Many politicians (mostly Republican) call Social Security an "entitlement." Whether they use this term from ignorance or from a malicious desire to make the system seem undeserved I don't know. It's not accurate but the term has stuck and is repeated in debate after debate. No wonder nothing gets done in Washington. They are trying to fix something that doesn't need repair.
Social Security is an investment. Money is taken from payrolls to fund it. Money is taken from payrolls for other investments, i.e., pension plans, health insurance, 401k's. The difference is that investing in Social Security is required. However the money taken from one's salary is returned later in life, and, according to the critics, more is returned than was invested. Which sounds like a wise investment.
Social Security is often tied to the debate about national debt as if it were a major cause of that problem. It isn't. In fact, the Social Security Trust Fund has been used by various Presidents (beginning, I believe, with LBJ) to hide budgetary failures and weaknesses. In 1983 President Reagan and Congress reworked the System in order to assure the Trust would be funded for the Baby Boom generation. They did this by raising taxes on the middle class and the working class. Successive Presidents used these taxes like income taxes and funded the General Budget with them to conceal the real size of the deficit.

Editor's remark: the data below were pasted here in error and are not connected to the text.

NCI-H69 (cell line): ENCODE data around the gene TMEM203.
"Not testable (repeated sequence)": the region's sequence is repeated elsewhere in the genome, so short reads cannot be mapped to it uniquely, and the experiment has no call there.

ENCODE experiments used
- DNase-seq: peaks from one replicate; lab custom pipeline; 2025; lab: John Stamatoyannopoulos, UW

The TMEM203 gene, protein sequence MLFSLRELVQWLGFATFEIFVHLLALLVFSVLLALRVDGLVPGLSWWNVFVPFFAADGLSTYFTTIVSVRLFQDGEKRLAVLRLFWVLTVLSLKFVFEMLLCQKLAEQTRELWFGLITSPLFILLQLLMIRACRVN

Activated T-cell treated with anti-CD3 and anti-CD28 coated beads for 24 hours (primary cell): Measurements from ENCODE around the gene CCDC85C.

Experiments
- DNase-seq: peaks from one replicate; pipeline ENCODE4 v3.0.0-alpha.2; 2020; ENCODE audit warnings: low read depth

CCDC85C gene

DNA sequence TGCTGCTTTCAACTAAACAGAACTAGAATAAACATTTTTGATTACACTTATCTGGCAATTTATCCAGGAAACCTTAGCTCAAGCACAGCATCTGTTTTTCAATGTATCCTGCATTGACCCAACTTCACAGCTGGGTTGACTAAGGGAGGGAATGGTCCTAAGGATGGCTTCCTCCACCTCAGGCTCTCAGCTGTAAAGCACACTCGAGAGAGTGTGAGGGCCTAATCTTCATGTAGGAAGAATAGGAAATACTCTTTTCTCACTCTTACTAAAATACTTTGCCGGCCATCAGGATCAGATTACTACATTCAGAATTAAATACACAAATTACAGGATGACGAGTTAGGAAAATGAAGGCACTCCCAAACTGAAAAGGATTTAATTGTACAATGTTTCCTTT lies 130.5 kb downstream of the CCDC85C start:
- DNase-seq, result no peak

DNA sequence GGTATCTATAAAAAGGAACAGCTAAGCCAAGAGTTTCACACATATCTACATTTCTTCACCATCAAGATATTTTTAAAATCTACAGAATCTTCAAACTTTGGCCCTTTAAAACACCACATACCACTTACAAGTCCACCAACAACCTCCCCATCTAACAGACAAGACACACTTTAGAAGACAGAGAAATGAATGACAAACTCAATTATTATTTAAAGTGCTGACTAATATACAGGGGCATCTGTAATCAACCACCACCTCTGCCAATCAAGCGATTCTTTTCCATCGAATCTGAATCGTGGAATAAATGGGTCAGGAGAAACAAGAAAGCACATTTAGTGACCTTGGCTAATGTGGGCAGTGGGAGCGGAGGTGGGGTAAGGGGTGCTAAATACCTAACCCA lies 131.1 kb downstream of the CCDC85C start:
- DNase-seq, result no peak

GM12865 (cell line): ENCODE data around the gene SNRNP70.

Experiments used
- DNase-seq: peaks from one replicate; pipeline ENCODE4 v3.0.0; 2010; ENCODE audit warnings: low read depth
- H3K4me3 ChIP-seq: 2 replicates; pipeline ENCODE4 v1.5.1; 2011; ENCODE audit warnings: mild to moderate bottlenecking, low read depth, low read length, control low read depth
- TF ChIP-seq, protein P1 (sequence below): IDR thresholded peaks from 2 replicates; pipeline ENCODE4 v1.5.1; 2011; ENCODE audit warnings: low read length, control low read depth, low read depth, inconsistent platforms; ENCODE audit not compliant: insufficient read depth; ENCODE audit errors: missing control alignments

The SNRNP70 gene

There is enough money in the Fund today to keep Social Security going till 2038, another 25 years, if nothing more were done. There could be much more if the IOU's were to be prepaid.
In 2010 and 2011, there were no increases in Social Security checks. One would think that there would be a visible reduction in government debt after two years of no change in payments IF Social Security was a factor in the problem of debt.
Now there is talk about re-working the formula for cost of living increases for Social Security investors in order 'to save the System.' . President Obama has suggested this also. Currently the rate used for this year's increase is 1.7 percent. This is too high? After two years of no increase at all? Give me a break.
This year my increase is $18 per month. My monthly premium for Part B Medicare is up $5 to $104.90. The part B deductible has been raised $7 to $147. The Part A deductible (hospitalization) has increased by $28. Let's do the math. My Monthly premium increase ($5 x 12 = $60) plus the two deductibles ($7 + $28= $35) = $95 which is the first five months of my Social Security increase before I leave the house to check the REAL inflation rate at the gas station and supermarket.
In 2012 my wife and I spent $1918 our of our pockets for copayments to Medicare. $18 x 12 = $216.
Don't mis-understand. I am not complaining selfishly. We're not poor. We will make it. There are many more people far worse off than we are. Many of them will make it too. I only wish we could make it without being attended by the lying, the stupidity, and the mendacity of our political leaders.
Why one writer writes …
34 minutes ago